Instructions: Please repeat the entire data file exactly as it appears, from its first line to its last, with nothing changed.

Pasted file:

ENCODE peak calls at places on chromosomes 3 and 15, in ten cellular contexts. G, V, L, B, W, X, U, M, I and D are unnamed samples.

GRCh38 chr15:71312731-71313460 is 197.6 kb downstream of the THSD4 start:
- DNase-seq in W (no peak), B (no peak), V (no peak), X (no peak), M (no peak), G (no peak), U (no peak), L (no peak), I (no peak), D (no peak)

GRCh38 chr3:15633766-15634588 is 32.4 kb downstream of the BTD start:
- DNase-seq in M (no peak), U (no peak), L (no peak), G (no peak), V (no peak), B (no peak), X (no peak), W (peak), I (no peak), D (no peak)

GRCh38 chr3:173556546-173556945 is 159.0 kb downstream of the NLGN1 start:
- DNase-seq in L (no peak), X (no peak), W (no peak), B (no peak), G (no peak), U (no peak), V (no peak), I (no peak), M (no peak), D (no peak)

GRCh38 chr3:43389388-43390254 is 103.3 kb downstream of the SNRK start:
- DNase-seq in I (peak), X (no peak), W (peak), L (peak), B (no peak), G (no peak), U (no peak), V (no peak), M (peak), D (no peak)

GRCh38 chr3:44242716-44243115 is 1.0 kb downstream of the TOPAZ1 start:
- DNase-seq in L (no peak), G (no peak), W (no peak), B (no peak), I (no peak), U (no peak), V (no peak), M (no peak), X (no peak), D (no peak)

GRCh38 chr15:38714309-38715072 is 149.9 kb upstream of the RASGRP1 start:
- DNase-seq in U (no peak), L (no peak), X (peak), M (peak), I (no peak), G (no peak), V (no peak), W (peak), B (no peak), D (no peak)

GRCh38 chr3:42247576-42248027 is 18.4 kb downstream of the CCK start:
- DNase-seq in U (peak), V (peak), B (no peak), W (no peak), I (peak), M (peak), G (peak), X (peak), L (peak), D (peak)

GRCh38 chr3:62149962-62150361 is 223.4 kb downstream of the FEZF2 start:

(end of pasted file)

ENCODE peak calls at places on chromosomes 3 and 15, in ten cellular contexts. G, V, L, B, W, X, U, M, I and D are unnamed samples.

GRCh38 chr15:71312731-71313460 is 197.6 kb downstream of the THSD4 start:
- DNase-seq in W (no peak), B (no peak), V (no peak), X (no peak), M (no peak), G (no peak), U (no peak), L (no peak), I (no peak), D (no peak)

GRCh38 chr3:15633766-15634588 is 32.4 kb downstream of the BTD start:
- DNase-seq in M (no peak), U (no peak), L (no peak), G (no peak), V (no peak), B (no peak), X (no peak), W (peak), I (no peak), D (no peak)

GRCh38 chr3:173556546-173556945 is 159.0 kb downstream of the NLGN1 start:
- DNase-seq in L (no peak), X (no peak), W (no peak), B (no peak), G (no peak), U (no peak), V (no peak), I (no peak), M (no peak), D (no peak)

GRCh38 chr3:43389388-43390254 is 103.3 kb downstream of the SNRK start:
- DNase-seq in I (peak), X (no peak), W (peak), L (peak), B (no peak), G (no peak), U (no peak), V (no peak), M (peak), D (no peak)

GRCh38 chr3:44242716-44243115 is 1.0 kb downstream of the TOPAZ1 start:
- DNase-seq in L (no peak), G (no peak), W (no peak), B (no peak), I (no peak), U (no peak), V (no peak), M (no peak), X (no peak), D (no peak)

GRCh38 chr15:38714309-38715072 is 149.9 kb upstream of the RASGRP1 start:
- DNase-seq in U (no peak), L (no peak), X (peak), M (peak), I (no peak), G (no peak), V (no peak), W (peak), B (no peak), D (no peak)

GRCh38 chr3:42247576-42248027 is 18.4 kb downstream of the CCK start:
- DNase-seq in U (peak), V (peak), B (no peak), W (no peak), I (peak), M (peak), G (peak), X (peak), L (peak), D (peak)

GRCh38 chr3:62149962-62150361 is 223.4 kb downstream of the FEZF2 start: